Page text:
You won’t have to wait for long, for here they mean business; and you will find thrust in front of you, a plate with two dark brown piping hot vegetable cutlets in a bed of freshly cut tomatoes and cucumber.

First, an exploratory nibble. The cutlet is superbly crisp on the outside, but inside it’s a zesty melt-in-the-mouth medley, an almost semi-liquid conglomeration, a spicy potpourri, or rather a delicious hodgepodge of assorted vegetables (carrots, beetroot, peas, potatoes and many others). It’s hot – both temperature-hot and spicy-hot – and leaves a tangy sensation on your tongue. No, don’t go for the glass of water – just place a slice of cucumber on your tongue, and when it cools down, pop in a slice of tomato. That’s the way begin to eat it!

After the first bite, you won’t find it that piquant, especially if you add a dab of tomato sauce, but if you want to really relish it, do eat it in small pieces, exactly as I described it, without any additives like the dreadful tomato-pumpkin sauce the serve at these places. Let the symbiosis of tastes come through ( of the blended medley of vegetables and spices, chillies and coriander, ginger and garlic and the crisp crust ) and let the aftertaste and pungency linger within you for some time – so please don’t have tea or coffee, or even a sip of water, immediately after enjoying the cutlet.

You may have eaten all types of cutlets, in various sizes and shapes, but this one is different. The vegetarian cutlet at Swagat is no ‘run of the mill’ stuff! You can take my word for it.

Epilogue

My wife’s concept of a cutlet :

Take all the leftovers from the fridge, ‘CUT’ them up, season with salt and red chilli powder, mash, make into rounds, roll in leftover breadcrumbs/atta, and ‘LET’ them into a hot pan with yesterday’s left over oil.

You see, her recipe is quite simple – you “cut” and you “let” and, presto, you have your cut-let.

No wonder I crave and pine for a decent cutlet and don’t let go of an opportunity to satiate my gastronomic yearning whenever and wherever I can find a cutlet (including the insipid bland apology they serve on the Deccan Queen).

Dear Reader, please let me know where I can enjoy some good cutlets, veg and non-veg, so that I can embark upon a cutlet-eating spree. Meanwhile, let me close my eyes, heighten my gustatory senses, and in my mind’s eye, savour with simulated vicarious relish, the unforgettable cutlet I enjoyed at Swagat in Dadar TT. Oh yes, it was different!

VIKRAM KARVE

vikramkarve@sify.com

Aundh Food Walk

February 15, 2007

Aundh Food Walk

By

Vikram Karve

 

 

Come with me on a food walk in Aundh. Let’s start from the Body Gate or Bremen Chowk end of

DP Road

.

 

As you enter

DP Road

, to your right is a typical fruit juice bar cum pav bhaji open air place called Bala’s. I’m real hungry, so let’s move on.

 

There’s Baker’s Basket Cake shop to your left – it’s not my birthday, and cakes are not what I have in mind to satiate my pangs of hunger!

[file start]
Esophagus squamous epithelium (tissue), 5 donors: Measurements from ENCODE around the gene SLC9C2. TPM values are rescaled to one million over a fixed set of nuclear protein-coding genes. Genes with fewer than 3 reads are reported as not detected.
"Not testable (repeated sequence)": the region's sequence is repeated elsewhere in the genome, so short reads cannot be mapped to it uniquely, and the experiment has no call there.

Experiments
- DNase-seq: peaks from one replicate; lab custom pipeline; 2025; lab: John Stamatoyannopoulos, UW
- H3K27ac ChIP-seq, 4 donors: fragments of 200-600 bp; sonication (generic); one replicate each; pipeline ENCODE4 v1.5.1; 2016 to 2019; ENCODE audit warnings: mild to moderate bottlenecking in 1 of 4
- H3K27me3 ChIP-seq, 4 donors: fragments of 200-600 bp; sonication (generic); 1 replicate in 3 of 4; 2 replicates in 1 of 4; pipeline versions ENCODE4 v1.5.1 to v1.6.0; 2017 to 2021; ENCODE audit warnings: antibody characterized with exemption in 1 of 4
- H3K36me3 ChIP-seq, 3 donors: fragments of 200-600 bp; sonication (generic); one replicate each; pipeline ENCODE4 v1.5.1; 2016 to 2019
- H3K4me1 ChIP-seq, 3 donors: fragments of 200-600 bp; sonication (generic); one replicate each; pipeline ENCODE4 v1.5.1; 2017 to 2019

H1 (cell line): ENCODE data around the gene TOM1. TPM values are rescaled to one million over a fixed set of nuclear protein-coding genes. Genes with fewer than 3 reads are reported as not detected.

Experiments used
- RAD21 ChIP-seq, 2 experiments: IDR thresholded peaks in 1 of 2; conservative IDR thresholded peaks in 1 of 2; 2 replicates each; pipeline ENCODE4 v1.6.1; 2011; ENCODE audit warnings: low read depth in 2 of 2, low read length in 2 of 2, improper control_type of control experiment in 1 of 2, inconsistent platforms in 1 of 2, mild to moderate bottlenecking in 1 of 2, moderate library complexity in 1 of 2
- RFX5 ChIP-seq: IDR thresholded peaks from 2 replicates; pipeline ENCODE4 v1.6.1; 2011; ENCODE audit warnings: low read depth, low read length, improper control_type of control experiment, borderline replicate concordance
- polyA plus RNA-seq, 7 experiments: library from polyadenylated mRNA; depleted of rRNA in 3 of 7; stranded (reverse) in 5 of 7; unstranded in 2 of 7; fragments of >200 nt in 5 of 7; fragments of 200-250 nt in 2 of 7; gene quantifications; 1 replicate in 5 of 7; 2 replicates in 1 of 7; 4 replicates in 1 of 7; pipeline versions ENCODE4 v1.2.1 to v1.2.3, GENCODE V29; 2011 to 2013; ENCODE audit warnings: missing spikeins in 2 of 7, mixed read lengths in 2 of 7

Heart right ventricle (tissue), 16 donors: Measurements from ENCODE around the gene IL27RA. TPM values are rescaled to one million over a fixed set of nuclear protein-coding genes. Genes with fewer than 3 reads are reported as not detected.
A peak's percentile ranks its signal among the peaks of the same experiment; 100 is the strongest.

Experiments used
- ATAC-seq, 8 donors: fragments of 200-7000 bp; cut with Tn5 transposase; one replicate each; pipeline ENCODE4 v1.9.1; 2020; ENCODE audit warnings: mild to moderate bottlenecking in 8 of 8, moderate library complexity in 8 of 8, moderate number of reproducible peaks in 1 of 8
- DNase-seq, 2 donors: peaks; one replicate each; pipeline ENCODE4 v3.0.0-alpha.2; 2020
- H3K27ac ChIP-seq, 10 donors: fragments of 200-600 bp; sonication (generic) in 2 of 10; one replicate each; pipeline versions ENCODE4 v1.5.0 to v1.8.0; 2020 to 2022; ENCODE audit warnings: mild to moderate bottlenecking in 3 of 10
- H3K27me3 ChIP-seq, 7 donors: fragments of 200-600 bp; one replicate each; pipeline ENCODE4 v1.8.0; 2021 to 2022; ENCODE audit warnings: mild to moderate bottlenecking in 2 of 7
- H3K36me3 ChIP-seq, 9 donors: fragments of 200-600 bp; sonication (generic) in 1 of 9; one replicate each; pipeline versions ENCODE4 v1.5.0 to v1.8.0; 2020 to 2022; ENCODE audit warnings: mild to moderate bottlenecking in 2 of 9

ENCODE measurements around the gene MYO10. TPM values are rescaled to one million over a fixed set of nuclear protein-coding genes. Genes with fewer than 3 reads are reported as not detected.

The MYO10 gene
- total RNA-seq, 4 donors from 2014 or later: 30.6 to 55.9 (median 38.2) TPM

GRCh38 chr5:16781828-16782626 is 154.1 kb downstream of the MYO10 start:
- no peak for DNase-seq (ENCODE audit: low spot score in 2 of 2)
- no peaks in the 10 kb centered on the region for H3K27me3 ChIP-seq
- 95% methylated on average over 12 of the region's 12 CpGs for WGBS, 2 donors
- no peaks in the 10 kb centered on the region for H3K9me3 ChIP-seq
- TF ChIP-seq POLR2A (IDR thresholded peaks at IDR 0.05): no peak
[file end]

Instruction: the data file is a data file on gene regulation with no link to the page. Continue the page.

Just ahead there’s Bananas – a pizza, pasta fast food joint and Baskin Robbins. Looks good – maybe some other time.

 

Now we come to Deepak Sweets. Let’s stop and watch the cute young things relish  Bhel, Pani Puri, Chaat, Kachori, Samosas, Dhoklas and gorge on rasagullas and sweets.

 

Mann Dairy – Arguably the second best lassi in Pune (nearly as good as Shiv
Kailas opposite Pune Railway Station). A must on every food walk in Aundh. And next door is Radhika – an Idli / Dosa place. A little ahead on the opposite side of the road are Vishi’s and Mongini’s Snack and Bake shops. And just before Parihar Chowk is Arya’s pure veg and then there is a dark looking udipi managed permit room bar and restaurant of the ubiquitous type one sees outside every suburban railway station in Mumbai.

 

Cross the

ITI Road

and reach Parihar Sweets for a quick snack of Khasta Kachori, Samosa, Batata Vada and Jilebis. A little ahead is the unassuming Diwadkar [ of Karjat Batata Wada fame] an unpretentious down-to-earth eatery for Value For Money snacks.

 

Then comes my favorite multicuisine café named Polka Dots. Tasty food, but does not satiate!

 

And then we have the popular Shivsagar – A spruced up version of the ubiquitous Udipi eatery on finds in every nook and corner of Mumbai and Pune. And on the other side is the road is Jerry’s and Tasty Bite Takeaway. Doesn’t look appetizing. And the counter at Spencer’s.

 

DP Road

turns left and we come to Rasoi – a

Tandoori Place

which appears run of the mill and doesn’t look inviting. A furlong ahead is the classy Seasons and at the end

DP Road

, where it meets ITI road is Sarjaa – a Mughlai, Punjabi family place.

 

Turn left on

ITI Road

and you will cross
Kobe- the Sizzlers place, Pizza Hut, Pulse Ozone with its cafes and basement sweet stall called Kadai, a van selling Burgers and a lady making dosas.

 

And of course we have the newly opened McDonalds opposite Convergys and on the

Aundh Road

towards Khadki there’s the Spartan Irani-clone Maharashtra Restaurant, the Spicer’s Bakery stall and Babumoshai Bengali Sweets for roshogullas and lavang lata.

 

That’s all there is in Aundh. If you are a Foodie think twice before you decide to settle down in Aundh. You’ll have to go all the way to Camp or

Pune
City to relish authentic stuff.

 

 

VIKRAM KARVE

vikramkarve@sify.com